American One: Concerned, gun weary, shell shocked, patriotic-centrist, and parent
American Two: Concerned, gun weary, shell shocked, patriotic-centrist, and parent
Now. A weekday afternoon. On a comfy porch, somewhere in the United States of America where reason still exists. AMERICAN ONE and AMERICAN TWO sip coffee, talk, and wait for their kids to come home from school.
AMERICAN ONE: They're late.
AMERICAN TWO: Only fifteen minutes. Relax.
AMERICAN ONE: You're right. I just...those poor people in Connec-
AMERICAN TWO: Not gonna happen here.
AMERICAN ONE: No one ever thinks it will. I can't even keep up with these mass shootings.
AMERICAN TWO: I know. They're all running together.
AMERICAN ONE: It's like one a week.
AMERICAN TWO: It's not that bad.
AMERICAN ONE: It's not good if it's once a year.
AMERICAN TWO: You're right.
AMERICAN ONE: And the news media doesn't help. I'm almost afraid to watch the news.
AMERICAN TWO: Turn off the television. That's not news.
AMERICAN ONE: Snob.
AMERICAN TWO: Lazy ass.
AMERICAN ONE pours AMERICAN TWO more coffee.
AMERICAN TWO (CONT'D): Thanks.
AMERICAN ONE: De nada.
AMERICAN TWO: We could stop these mass shootings and rein those guns in. There's just no will.
AMERICAN ONE: You can't see it, that's all. People are fed up. There's more opposition than you think. It's hard to organize against the NRA's money and their lobbyists.
AMERICAN TWO: No problem.
AMERICAN ONE: Puh-leeze. They're organized everywhere.
AMERICAN TWO: Not in inner city neighborhoods. They're not organizing young Black and Brown men.
AMERICAN ONE: That's true. Hhhmm, I wonder why.
AMERICAN ONE and AMERICAN TWO laugh.
AMERICAN TWO: Really, the NRA isn't a problem.
AMERICAN ONE: Because they don't recruit everyone?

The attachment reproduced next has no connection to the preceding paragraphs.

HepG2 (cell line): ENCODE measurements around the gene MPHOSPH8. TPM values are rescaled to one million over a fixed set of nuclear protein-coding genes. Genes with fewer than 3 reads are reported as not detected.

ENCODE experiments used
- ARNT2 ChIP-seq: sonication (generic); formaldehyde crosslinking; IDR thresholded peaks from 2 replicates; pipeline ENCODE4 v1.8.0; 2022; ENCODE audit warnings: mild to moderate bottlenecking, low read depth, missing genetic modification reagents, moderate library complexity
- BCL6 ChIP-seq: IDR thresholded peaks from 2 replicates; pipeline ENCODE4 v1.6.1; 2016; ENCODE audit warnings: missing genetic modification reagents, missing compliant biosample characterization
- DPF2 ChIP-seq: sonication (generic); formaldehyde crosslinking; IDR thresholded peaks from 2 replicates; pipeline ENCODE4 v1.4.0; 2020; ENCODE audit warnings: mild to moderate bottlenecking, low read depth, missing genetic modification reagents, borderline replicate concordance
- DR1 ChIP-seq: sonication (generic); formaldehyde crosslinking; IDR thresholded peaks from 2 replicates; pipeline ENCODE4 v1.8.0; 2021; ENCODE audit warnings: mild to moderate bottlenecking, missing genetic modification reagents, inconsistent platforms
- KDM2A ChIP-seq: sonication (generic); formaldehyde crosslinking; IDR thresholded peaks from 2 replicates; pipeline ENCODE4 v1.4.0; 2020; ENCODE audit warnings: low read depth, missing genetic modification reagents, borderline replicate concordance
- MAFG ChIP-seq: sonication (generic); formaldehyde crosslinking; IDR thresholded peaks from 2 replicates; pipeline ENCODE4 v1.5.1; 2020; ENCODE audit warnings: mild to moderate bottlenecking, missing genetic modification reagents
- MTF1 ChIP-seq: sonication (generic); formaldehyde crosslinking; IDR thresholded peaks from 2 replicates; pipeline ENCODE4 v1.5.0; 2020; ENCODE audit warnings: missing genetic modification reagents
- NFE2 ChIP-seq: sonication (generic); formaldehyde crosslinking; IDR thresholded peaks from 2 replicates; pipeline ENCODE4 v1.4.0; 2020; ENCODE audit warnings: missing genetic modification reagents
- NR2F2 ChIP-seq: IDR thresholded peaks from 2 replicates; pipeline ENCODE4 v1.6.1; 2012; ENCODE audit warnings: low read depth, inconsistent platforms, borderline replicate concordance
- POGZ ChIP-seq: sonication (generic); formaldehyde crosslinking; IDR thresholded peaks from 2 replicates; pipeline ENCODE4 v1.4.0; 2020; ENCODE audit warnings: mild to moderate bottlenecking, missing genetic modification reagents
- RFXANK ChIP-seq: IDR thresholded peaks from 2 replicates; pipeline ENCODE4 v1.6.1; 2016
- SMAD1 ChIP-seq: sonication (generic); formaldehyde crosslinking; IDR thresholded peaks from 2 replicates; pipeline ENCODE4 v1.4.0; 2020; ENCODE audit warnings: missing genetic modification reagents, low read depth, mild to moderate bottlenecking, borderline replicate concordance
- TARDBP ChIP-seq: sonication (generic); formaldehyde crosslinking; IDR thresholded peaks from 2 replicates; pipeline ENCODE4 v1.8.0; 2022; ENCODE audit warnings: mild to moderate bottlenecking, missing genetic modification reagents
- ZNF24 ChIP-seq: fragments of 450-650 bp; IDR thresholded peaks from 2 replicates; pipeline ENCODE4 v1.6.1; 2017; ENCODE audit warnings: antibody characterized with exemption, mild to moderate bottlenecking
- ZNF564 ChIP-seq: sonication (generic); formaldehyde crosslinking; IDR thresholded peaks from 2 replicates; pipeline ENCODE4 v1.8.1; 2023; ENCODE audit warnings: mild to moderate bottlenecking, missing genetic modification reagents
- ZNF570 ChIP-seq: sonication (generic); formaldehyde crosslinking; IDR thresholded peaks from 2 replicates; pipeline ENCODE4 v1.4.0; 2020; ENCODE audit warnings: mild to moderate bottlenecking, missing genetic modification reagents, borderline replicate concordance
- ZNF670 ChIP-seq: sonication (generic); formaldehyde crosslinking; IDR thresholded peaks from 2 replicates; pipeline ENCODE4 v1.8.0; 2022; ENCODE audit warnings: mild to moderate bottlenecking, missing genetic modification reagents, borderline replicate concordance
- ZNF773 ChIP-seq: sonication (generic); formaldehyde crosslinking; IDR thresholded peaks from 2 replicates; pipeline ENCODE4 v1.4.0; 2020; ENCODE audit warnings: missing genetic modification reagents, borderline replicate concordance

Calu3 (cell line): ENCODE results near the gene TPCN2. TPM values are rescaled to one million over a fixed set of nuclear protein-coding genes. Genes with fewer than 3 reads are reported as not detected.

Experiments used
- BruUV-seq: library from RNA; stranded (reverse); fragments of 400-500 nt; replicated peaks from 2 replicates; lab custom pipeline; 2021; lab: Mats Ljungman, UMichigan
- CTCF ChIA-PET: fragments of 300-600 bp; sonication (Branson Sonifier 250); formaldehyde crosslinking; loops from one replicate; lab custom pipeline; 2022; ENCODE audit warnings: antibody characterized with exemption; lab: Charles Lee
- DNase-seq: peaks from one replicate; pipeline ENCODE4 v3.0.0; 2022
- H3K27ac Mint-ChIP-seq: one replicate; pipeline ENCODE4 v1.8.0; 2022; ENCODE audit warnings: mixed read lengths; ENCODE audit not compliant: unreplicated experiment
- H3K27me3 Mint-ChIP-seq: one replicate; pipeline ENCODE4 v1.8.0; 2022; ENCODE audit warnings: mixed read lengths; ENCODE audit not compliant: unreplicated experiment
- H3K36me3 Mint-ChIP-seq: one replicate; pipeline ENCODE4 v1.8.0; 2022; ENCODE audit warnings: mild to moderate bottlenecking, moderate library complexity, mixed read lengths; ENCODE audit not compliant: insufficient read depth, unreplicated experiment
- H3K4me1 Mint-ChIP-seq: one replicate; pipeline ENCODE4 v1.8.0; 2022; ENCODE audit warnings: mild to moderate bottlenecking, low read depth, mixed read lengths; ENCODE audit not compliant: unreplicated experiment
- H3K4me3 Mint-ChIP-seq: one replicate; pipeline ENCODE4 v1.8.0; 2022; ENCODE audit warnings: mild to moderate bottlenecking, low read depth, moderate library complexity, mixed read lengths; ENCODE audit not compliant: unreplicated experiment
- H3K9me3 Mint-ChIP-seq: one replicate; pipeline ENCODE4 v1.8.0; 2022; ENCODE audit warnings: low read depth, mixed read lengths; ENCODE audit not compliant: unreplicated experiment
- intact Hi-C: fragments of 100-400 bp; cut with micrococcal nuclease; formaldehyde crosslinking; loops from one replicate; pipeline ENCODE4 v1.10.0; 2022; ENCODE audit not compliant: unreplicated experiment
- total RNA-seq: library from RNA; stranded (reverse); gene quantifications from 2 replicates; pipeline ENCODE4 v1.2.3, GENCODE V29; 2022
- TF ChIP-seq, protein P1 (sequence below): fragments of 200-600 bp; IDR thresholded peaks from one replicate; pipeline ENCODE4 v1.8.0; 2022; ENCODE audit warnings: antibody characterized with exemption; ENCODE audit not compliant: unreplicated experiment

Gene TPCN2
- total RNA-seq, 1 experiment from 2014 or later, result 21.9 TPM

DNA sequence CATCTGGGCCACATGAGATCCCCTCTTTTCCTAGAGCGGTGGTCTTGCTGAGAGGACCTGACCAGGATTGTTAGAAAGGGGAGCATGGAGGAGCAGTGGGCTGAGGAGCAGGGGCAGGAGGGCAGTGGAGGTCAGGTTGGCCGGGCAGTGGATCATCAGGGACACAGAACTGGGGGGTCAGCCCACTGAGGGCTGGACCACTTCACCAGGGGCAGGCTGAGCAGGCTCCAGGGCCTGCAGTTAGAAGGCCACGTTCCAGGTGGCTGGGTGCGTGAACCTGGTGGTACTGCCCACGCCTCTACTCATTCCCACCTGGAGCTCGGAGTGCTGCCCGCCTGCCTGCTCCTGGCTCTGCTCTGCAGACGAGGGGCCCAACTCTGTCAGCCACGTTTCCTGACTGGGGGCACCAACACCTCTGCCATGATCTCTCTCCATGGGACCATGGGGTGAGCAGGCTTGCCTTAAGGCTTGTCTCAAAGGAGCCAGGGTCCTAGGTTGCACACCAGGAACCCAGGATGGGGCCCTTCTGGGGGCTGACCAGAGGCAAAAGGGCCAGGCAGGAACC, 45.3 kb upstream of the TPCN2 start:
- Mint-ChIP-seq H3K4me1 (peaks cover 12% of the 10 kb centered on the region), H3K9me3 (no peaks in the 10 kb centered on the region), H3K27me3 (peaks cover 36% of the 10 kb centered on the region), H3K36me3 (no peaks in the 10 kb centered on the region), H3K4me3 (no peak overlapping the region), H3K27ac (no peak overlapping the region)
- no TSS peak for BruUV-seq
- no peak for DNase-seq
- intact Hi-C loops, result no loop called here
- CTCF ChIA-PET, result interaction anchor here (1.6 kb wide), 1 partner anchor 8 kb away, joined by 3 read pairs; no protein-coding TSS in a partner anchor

AMERICAN: Because they're short sighted. We should do what the conservatives did with abortion.
AMERICAN ONE: Kill people who make guns?
AMERICAN TWO: What?
AMERICAN ONE: You know. Those people who killed abortion providers.
AMERICAN TWO: No. And that wasn't conservatives killing abortion providers, that was the cray-cray nutbars.
AMERICAN ONE: I never thought I'd hear you take up for conservatives.
AMERICAN TWO: I'm not. But all these labels aren't solving anything. I didn't mean conservatives. I meant the rabid, anti-choice types.
AMERICAN ONE: What are you saying? Sell fake bullets, like those fake abortion clinics that are really anti-choice fanatics? Maybe fake bullets would be good.
AMERICAN TWO: I hadn't thought about that. Good idea, but impractical.
AMERICAN ONE: Why?
AMERICAN TWO: Because lies create more lies. And, we don't need to be devious. Let people have their guns.
AMERICAN ONE: You're serious aren't you? No gun control at all?
AMERICAN TWO: Let people have guns, just make them get up early every weekend to drill and march. Make them take target practice, and add some administrative layers--special licenses for each type of weapon.
AMERICAN ONE: Ha!
AMERICAN TWO: People would have to be competent cleaning and caring for their weapons. We could have tests, like driving tests but more difficult. Make them regularly demonstrate that they're ready for an invasion, at a moment's notice. You know, so that all gun owners are part of the Second Amendment's 'well-regulated militia.'
AMERICAN ONE: That'll go over well.
AMERICAN TWO: It's better than nothing.
AMERICAN ONE: I'm not so sure. You know the lunatic fringe is just waiting for a little encouragement. They'll show up with bells on.
AMERICAN TWO: A few might. But I think they're outweighed by the people who want guns, but who also want to see their kids play soccer on Saturday, and watch football on Sunday. Some people work. Or, maybe people will chill or meditate.
AMERICAN ONE: Meditate?
AMERICAN TWO: Yeah. Meditate, or whatever. This is America. Hell, some people want to relax and catch up on their sleep.
AMERICA ONE: Or go shopping at the mall, without fear.
AMERICAN TWO: Right. Or go shopping. That's about all I've got. You?
AMERICAN ONE: I think we need something stronger than this coffee.
AMERICAN TWO: We need something.
Mona R. Washington is a playwright and social commentator. She is a graduate of Georgetown University's School of Foreign Service and Harvard Law School. Her plays have been performed and read in New York, Philadelphia, Rome, and Paris. She's been awarded fellowships at The Dora Maar House (Provence, France), The Ucross Foundation, and The Jack Kerouac House, amongst others.